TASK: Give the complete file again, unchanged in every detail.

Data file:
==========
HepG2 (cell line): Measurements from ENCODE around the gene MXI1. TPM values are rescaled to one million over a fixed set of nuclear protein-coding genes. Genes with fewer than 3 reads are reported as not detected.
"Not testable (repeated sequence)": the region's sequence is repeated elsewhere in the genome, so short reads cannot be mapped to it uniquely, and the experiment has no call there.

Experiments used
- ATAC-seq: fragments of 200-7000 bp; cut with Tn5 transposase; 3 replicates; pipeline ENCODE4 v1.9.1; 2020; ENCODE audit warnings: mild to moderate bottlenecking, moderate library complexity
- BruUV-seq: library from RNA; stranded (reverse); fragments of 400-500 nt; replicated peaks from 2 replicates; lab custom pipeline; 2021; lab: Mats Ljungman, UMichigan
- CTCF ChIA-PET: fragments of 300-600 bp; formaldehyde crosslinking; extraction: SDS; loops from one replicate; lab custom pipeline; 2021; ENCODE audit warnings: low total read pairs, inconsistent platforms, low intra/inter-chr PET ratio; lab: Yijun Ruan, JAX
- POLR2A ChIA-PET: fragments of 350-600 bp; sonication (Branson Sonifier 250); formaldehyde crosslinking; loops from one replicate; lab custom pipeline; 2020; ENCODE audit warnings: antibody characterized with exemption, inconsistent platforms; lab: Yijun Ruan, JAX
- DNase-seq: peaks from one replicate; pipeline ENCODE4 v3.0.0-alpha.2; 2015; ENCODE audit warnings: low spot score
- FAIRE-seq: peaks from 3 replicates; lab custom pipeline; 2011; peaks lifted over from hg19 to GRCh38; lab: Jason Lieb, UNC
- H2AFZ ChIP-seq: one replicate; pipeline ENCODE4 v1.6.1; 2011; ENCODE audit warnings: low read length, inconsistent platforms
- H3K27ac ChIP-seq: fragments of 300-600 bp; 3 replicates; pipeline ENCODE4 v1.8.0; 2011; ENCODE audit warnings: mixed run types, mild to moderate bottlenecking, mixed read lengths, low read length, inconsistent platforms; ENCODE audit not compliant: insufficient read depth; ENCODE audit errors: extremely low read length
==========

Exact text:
HepG2 (cell line): Measurements from ENCODE around the gene MXI1. TPM values are rescaled to one million over a fixed set of nuclear protein-coding genes. Genes with fewer than 3 reads are reported as not detected.
"Not testable (repeated sequence)": the region's sequence is repeated elsewhere in the genome, so short reads cannot be mapped to it uniquely, and the experiment has no call there.

Experiments used
- ATAC-seq: fragments of 200-7000 bp; cut with Tn5 transposase; 3 replicates; pipeline ENCODE4 v1.9.1; 2020; ENCODE audit warnings: mild to moderate bottlenecking, moderate library complexity
- BruUV-seq: library from RNA; stranded (reverse); fragments of 400-500 nt; replicated peaks from 2 replicates; lab custom pipeline; 2021; lab: Mats Ljungman, UMichigan
- CTCF ChIA-PET: fragments of 300-600 bp; formaldehyde crosslinking; extraction: SDS; loops from one replicate; lab custom pipeline; 2021; ENCODE audit warnings: low total read pairs, inconsistent platforms, low intra/inter-chr PET ratio; lab: Yijun Ruan, JAX
- POLR2A ChIA-PET: fragments of 350-600 bp; sonication (Branson Sonifier 250); formaldehyde crosslinking; loops from one replicate; lab custom pipeline; 2020; ENCODE audit warnings: antibody characterized with exemption, inconsistent platforms; lab: Yijun Ruan, JAX
- DNase-seq: peaks from one replicate; pipeline ENCODE4 v3.0.0-alpha.2; 2015; ENCODE audit warnings: low spot score
- FAIRE-seq: peaks from 3 replicates; lab custom pipeline; 2011; peaks lifted over from hg19 to GRCh38; lab: Jason Lieb, UNC
- H2AFZ ChIP-seq: one replicate; pipeline ENCODE4 v1.6.1; 2011; ENCODE audit warnings: low read length, inconsistent platforms
- H3K27ac ChIP-seq: fragments of 300-600 bp; 3 replicates; pipeline ENCODE4 v1.8.0; 2011; ENCODE audit warnings: mixed run types, mild to moderate bottlenecking, mixed read lengths, low read length, inconsistent platforms; ENCODE audit not compliant: insufficient read depth; ENCODE audit errors: extremely low read length